This is a long way from Sicily, or indeed Birmingham.
Once, someone ate a sloe, possibly expecting a damson-like burst of sweetness. They got a wincing, puckering, spit it out sourness instead. They persevered. Somehow they thought ‘If I add these to gin, it’ll be perfect in the depths of winter’ So they did. It caught on. There must be a thousand and one understairs cupboards where a bottle of this peculiar British stuff is ageing to inky purple perfection. And then it was monetised, obviously, into a vapid version itself, allowing you to buy it off the shelf and forego the pleasure of musty, mouldy autumnal foraging, spiking your limbs on the blackthorns that jealously guard their sloes. And the patience, the delayed gratification of prolonged steeping. You get to forgo that too.
There are people who have deep pockets, or steely resolve. They manage to keep their sloe gin for years; either they make so much or drink so little. But my gin budget is limited and it would be disingenuous to claim I’m abstemious, so my single bottle rarely lasts long past Christmas, leaving me bereft of my British bitter liquer until the following December. Sad, but then that is partly the point of delaying gratification.
However, help has arrived from France, the north I think, with my discovery last year of Epine (literal translation, spine). Not at all like Sloe Gin, this is smoother, colder, more almondy and carries the vague peril of death by cyanide.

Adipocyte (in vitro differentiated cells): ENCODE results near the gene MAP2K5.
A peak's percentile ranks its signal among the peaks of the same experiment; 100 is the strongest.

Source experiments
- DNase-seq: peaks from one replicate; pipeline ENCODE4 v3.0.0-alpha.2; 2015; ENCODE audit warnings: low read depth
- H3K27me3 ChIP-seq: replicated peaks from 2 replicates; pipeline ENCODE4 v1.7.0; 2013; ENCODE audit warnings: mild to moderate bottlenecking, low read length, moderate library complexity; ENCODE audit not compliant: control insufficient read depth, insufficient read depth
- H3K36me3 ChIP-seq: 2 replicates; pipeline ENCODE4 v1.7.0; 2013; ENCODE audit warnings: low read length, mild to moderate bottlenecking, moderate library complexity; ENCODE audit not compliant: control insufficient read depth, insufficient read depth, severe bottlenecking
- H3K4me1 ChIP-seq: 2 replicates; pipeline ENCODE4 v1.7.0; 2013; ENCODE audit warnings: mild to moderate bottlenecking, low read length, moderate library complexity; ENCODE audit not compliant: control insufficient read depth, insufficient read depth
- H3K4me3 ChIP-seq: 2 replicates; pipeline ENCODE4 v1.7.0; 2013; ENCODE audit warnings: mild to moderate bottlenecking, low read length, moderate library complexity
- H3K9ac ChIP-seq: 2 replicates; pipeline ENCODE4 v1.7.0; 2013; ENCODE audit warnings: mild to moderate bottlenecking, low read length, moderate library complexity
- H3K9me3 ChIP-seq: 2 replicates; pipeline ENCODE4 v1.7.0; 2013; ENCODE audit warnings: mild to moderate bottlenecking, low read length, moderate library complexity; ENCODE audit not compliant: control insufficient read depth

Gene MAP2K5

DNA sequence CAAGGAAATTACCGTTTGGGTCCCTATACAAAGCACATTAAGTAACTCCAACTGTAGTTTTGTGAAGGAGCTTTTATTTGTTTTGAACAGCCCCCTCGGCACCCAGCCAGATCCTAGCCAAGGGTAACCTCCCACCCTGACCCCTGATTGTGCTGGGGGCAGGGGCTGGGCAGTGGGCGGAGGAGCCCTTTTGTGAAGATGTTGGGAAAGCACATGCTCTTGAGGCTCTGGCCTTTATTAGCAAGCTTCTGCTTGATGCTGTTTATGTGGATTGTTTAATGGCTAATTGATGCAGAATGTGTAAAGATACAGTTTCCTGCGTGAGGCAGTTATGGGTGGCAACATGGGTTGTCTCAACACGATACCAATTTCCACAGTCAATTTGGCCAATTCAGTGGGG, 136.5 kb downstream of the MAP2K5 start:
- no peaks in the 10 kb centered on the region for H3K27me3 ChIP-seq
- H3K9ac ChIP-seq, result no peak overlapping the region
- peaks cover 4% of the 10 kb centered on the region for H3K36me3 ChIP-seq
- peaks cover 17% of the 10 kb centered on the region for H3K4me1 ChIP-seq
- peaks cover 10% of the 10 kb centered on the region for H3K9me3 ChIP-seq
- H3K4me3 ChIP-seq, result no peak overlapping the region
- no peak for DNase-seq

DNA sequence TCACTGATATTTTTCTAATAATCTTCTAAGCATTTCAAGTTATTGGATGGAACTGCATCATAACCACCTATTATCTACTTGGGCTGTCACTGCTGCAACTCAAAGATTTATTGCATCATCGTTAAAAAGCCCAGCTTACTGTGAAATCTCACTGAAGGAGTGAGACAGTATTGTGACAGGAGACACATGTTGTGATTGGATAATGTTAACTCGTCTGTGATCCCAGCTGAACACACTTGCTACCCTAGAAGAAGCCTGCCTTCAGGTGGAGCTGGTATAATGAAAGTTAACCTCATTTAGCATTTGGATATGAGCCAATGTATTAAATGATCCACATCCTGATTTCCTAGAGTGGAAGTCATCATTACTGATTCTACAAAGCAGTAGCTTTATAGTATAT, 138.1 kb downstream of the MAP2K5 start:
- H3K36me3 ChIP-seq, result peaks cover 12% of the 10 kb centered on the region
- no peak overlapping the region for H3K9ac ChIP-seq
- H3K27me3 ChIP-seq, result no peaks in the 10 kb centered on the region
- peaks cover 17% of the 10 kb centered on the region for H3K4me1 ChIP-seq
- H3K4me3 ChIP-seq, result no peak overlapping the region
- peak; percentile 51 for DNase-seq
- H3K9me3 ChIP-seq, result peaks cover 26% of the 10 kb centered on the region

Like all members of the Prunus family – the leaves and seeds contain traces of the poison, whose older name of Prussic acid I prefer, it’s more melodramatic, less serial killer. The key word here though, is ‘traces’. They’ll only kill you if you eat enough. So, spend your day in the hills of Italy, snacking on wild, bitter almonds, you may die (believe me, it happened, I remember a childhood news story of a poisoned teacher on a walking trip in Puglia. I didn’t eat an almond for years). Or if you have a rampant laurel hedge, that you prune and decide to shred, the strong smell of marzipan and simultaneous light-headedness are a sign to step back and perhaps take a break.
If I haven’t scared you off, make épine. Now, in April, is the time. You need half a litre (by loose volume) of fresh, green shoots – free from aphids and their insect relatives. Once these shoots have turned woody from added lignin, you’ve missed the window and will have to wait until the purple sloes and the frosts arrive for your foraging hit. Wash your shoots and then add them to a sealable jar into which you pour 1.5 litres of wine (I use red, but rosé works well too), half a bottle of own brand vodka (that’s about 375ml). This stops any unwanted fermenting, as well as upping the booze quotient and making it a liqueur. And finally, sugar. Around 100g – but play with the quantities to hit the sweetness you desire.
Shake, seal and leave, for two weeks. Then strain, bottle, leave it in the fridge, forgetting about it until there’s a heatwave in June or July. You should be outside, in that heat, as the evening begins and waiting for dinner. Now you can open your épine. It is not just an infused red wine, it is something simultaneously both refined, and domestic. There is a sense of something forgotten, delved from the past about it, perhaps a little deliciously illicit. One glass is not enough, and yet, with that vague almondy poisonous peril hanging over it, perhaps, one glass is plenty.